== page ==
For this particular poem, I found inspiration in the foreign film Sex & Lucia. If I remember correctly the film opens with a male novelist naked and underwater in the ocean. It is night, and he is committing suicide. They surface together and make love. So, my poem, unintentionally, is a version of that opening. On the special features of the film, there is a still photo slide show, and from one of those slides I found the image I was looking for in the poem. There is the woman who “saves” the novelist, her hair spread out around her, underwater, and the lights behind and above her looks like stars and a glimpse at the universe. I thought she looked a bit like I imagine a mermaid might, and drawing upon the classic tales of sailors and mermaids, I started my poem. Also, of course, as a young person I was very taken with the Daryl Hannah/Tom Hanks movie Splash, about a mermaid who follows a man onto the land. So, I guess all of these things came together, much of it subconsciously, in the poem
Q: I know that many of your poems are jazz inspired, and maybe I'm just not enough of a jazz aficionado to see it, but is this poem linked to a particular jazz song?
Kevin: You know “All Blues” comes to mind as a jazz standard (“The sea; the sky; you and I”); however, I don’t know if I was thinking of it. I do try to get at jazz phrasing, when I can. I often write runs that are long and spur-of-the moment, as a bop player might, but there is a difference. I can go back and change them. I can revise.
Q: "Mermaid and Drowning Sailor" is in a section of your book that is titled "A Thousand Ways of Holding." I'm reminded of Derrida's idea of the supplement, that in a way we create objects (especially writing) to help us substitute for something that has gone missing in our lives, even though the created object also acts as a (sometimes unhealthy) reminder of that missing piece and prevents us from moving forward. How do you see the "Mermaid" poem and "Ways of Holding" interacting with each other?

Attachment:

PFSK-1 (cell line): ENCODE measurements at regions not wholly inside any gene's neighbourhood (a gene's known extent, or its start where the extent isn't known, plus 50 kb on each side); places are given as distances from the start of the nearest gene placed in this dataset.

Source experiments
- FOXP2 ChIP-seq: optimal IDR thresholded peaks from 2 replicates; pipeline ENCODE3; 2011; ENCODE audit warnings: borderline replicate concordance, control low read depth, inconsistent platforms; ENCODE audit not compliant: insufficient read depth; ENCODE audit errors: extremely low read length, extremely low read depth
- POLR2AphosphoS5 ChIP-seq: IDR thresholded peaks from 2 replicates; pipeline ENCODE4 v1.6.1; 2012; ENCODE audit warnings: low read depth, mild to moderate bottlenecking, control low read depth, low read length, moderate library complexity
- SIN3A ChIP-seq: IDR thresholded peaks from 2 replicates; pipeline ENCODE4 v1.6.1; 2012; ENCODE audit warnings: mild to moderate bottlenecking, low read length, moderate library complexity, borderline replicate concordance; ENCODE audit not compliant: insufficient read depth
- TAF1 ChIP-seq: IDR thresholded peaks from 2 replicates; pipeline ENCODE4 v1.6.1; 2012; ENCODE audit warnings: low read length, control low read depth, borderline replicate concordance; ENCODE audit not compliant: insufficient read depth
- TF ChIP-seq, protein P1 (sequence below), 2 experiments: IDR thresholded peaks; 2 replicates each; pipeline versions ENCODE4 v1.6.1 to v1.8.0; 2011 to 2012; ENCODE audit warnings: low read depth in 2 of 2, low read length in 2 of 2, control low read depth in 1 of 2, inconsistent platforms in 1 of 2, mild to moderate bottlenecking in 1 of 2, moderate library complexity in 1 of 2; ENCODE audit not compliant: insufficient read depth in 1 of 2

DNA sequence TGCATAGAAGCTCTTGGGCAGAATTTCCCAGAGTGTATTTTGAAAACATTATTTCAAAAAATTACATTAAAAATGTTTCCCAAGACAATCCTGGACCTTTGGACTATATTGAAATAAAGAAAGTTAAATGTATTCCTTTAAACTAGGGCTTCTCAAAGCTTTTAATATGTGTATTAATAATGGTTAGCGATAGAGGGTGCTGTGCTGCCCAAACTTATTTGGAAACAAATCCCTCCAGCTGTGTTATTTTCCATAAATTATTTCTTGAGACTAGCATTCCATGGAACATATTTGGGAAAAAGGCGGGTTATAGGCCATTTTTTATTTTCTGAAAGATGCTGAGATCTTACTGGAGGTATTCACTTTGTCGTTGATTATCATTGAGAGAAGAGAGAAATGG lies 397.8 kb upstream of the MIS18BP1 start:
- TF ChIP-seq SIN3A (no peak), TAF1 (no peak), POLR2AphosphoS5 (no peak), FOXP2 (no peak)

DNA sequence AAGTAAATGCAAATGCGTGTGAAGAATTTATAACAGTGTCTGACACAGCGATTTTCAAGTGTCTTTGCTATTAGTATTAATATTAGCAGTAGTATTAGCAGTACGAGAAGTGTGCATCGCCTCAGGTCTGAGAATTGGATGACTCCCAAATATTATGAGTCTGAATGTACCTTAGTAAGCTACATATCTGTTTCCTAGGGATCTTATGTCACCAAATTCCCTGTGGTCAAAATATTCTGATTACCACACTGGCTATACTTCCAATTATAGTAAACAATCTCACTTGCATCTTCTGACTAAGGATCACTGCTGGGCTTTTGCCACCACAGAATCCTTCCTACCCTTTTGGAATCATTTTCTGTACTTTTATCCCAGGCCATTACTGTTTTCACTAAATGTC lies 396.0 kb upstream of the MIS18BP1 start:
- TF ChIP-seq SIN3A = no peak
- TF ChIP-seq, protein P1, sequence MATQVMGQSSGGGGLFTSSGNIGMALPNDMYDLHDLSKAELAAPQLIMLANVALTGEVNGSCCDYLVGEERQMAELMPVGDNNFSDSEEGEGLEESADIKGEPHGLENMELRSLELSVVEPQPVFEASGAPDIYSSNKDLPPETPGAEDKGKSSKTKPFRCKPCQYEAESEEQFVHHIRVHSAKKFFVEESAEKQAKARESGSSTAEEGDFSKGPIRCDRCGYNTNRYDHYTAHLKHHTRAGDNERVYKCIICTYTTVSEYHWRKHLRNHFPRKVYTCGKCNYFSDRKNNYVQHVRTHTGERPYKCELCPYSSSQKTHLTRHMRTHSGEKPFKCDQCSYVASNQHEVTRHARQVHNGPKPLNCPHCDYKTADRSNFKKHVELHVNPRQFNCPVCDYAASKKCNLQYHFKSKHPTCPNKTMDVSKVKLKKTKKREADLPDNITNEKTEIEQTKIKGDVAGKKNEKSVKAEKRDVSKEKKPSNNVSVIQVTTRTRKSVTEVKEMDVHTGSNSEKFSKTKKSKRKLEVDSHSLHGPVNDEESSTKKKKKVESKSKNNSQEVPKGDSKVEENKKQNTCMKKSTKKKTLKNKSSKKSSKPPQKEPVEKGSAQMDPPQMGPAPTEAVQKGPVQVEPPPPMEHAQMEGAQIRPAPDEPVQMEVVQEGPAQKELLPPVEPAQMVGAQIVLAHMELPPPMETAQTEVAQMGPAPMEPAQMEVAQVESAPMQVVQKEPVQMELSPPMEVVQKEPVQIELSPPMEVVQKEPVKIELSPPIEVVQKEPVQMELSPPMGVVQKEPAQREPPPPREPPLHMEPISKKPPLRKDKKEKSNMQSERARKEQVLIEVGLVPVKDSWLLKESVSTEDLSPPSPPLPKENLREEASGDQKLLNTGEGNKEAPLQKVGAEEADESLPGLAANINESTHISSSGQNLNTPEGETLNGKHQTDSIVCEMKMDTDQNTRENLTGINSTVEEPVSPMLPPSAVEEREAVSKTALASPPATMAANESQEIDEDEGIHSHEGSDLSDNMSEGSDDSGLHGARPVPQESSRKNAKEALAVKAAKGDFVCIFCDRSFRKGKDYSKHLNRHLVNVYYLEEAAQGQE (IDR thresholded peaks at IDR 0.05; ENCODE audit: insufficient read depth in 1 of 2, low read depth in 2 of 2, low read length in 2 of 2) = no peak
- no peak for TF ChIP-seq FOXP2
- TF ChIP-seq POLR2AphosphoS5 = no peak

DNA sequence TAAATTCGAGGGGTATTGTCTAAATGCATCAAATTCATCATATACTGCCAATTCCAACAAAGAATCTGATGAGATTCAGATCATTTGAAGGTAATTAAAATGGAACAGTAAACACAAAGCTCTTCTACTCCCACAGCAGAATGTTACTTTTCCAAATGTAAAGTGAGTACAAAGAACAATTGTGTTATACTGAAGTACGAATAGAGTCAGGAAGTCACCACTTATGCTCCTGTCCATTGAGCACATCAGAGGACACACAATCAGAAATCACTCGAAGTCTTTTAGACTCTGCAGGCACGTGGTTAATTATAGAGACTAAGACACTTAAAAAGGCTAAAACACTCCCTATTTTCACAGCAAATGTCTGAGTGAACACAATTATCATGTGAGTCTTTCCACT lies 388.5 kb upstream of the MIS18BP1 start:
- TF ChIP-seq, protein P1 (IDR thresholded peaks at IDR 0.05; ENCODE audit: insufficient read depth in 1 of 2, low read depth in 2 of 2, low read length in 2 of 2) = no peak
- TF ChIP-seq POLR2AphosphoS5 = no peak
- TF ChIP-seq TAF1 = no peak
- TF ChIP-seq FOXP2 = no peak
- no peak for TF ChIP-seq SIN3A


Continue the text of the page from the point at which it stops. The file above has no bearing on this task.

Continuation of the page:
Kevin: I was focused a lot on breath in this poem, thinking what would it be like to lose your breath gradually as you sunk? I swam competitively in high school and was a lifeguard for three summers, and so I remember that feeling, of losing your air and sinking, during extreme exercises and while wrestling underwater. Also, I was diligently practicing yoga in Lawrence when I wrote this poem, and part of my practice was to do exercises where I controlled and watched my breath. My yoga teacher was a good friend, and when I learned I would soon leave Lawrence, I knew I would miss her and the practice of yoga. So, breathing intentionally became attached to thoughts of separation and loss. I did focus on the ways of the breath, and yoga, when I wrote this poem. The bit about the lungs in the poem came right from what I was learning from that practice of intentional breathing.
Of course, the loss of anyone is a bit like a drowning. They sink into memory, and all I often remember are memories that are locked as images and words, as scenes—as sequences that mimic the episodes we see when we think we might lose everything, those snap shots or videos of our last moments that the brain triggers with its intense chemicals.
Three Poems More Poems to Note:
Kevin Rabas co-directs the creative writing program at Emporia State University and is co-editor of Flint Hills Review. He has two books of poetry, Bird’s Horn and Other Poems (Coal City Review Press) and Lisa’s Flying Electric Piano (Woodley Press). He is the winner of the Langston Hughes Award for Poetry.
Purchase Information: Amazon.com and elsewhere on the web.